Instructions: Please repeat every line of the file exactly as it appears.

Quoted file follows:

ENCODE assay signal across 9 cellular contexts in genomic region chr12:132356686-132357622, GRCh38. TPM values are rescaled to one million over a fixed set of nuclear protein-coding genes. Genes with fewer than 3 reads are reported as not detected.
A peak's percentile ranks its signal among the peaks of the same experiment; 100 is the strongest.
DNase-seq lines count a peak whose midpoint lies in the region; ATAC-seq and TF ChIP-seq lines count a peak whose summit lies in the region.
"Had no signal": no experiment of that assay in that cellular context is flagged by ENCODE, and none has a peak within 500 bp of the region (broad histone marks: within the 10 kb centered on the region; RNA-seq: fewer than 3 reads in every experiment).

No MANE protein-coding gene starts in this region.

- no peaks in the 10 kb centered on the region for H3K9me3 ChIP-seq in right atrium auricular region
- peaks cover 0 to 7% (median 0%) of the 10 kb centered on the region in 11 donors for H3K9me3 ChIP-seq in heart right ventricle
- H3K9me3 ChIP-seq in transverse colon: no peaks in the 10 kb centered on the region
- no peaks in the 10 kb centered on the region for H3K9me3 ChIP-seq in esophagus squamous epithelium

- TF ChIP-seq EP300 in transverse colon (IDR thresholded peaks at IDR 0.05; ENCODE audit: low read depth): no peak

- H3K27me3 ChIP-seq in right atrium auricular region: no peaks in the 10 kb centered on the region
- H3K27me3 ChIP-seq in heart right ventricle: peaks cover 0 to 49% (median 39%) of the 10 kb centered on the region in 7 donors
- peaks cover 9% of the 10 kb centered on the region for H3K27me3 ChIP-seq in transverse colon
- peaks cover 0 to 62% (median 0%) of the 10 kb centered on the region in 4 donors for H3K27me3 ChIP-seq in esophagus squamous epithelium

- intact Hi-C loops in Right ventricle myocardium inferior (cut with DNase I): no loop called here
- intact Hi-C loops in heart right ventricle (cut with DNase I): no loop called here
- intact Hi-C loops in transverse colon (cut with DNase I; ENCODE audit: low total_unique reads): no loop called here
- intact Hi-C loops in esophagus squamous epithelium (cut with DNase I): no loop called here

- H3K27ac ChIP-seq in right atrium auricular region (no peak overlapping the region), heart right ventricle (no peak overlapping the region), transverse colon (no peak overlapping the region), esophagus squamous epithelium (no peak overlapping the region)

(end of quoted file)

ENCODE assay signal across 9 cellular contexts in genomic region chr12:132356686-132357622, GRCh38. TPM values are rescaled to one million over a fixed set of nuclear protein-coding genes. Genes with fewer than 3 reads are reported as not detected.
A peak's percentile ranks its signal among the peaks of the same experiment; 100 is the strongest.
DNase-seq lines count a peak whose midpoint lies in the region; ATAC-seq and TF ChIP-seq lines count a peak whose summit lies in the region.
"Had no signal": no experiment of that assay in that cellular context is flagged by ENCODE, and none has a peak within 500 bp of the region (broad histone marks: within the 10 kb centered on the region; RNA-seq: fewer than 3 reads in every experiment).

No MANE protein-coding gene starts in this region.

- no peaks in the 10 kb centered on the region for H3K9me3 ChIP-seq in right atrium auricular region
- peaks cover 0 to 7% (median 0%) of the 10 kb centered on the region in 11 donors for H3K9me3 ChIP-seq in heart right ventricle
- H3K9me3 ChIP-seq in transverse colon: no peaks in the 10 kb centered on the region
- no peaks in the 10 kb centered on the region for H3K9me3 ChIP-seq in esophagus squamous epithelium

- TF ChIP-seq EP300 in transverse colon (IDR thresholded peaks at IDR 0.05; ENCODE audit: low read depth): no peak

- H3K27me3 ChIP-seq in right atrium auricular region: no peaks in the 10 kb centered on the region
- H3K27me3 ChIP-seq in heart right ventricle: peaks cover 0 to 49% (median 39%) of the 10 kb centered on the region in 7 donors
- peaks cover 9% of the 10 kb centered on the region for H3K27me3 ChIP-seq in transverse colon
- peaks cover 0 to 62% (median 0%) of the 10 kb centered on the region in 4 donors for H3K27me3 ChIP-seq in esophagus squamous epithelium

- intact Hi-C loops in Right ventricle myocardium inferior (cut with DNase I): no loop called here
- intact Hi-C loops in heart right ventricle (cut with DNase I): no loop called here
- intact Hi-C loops in transverse colon (cut with DNase I; ENCODE audit: low total_unique reads): no loop called here
- intact Hi-C loops in esophagus squamous epithelium (cut with DNase I): no loop called here

- H3K27ac ChIP-seq in right atrium auricular region (no peak overlapping the region), heart right ventricle (no peak overlapping the region), transverse colon (no peak overlapping the region), esophagus squamous epithelium (no peak overlapping the region)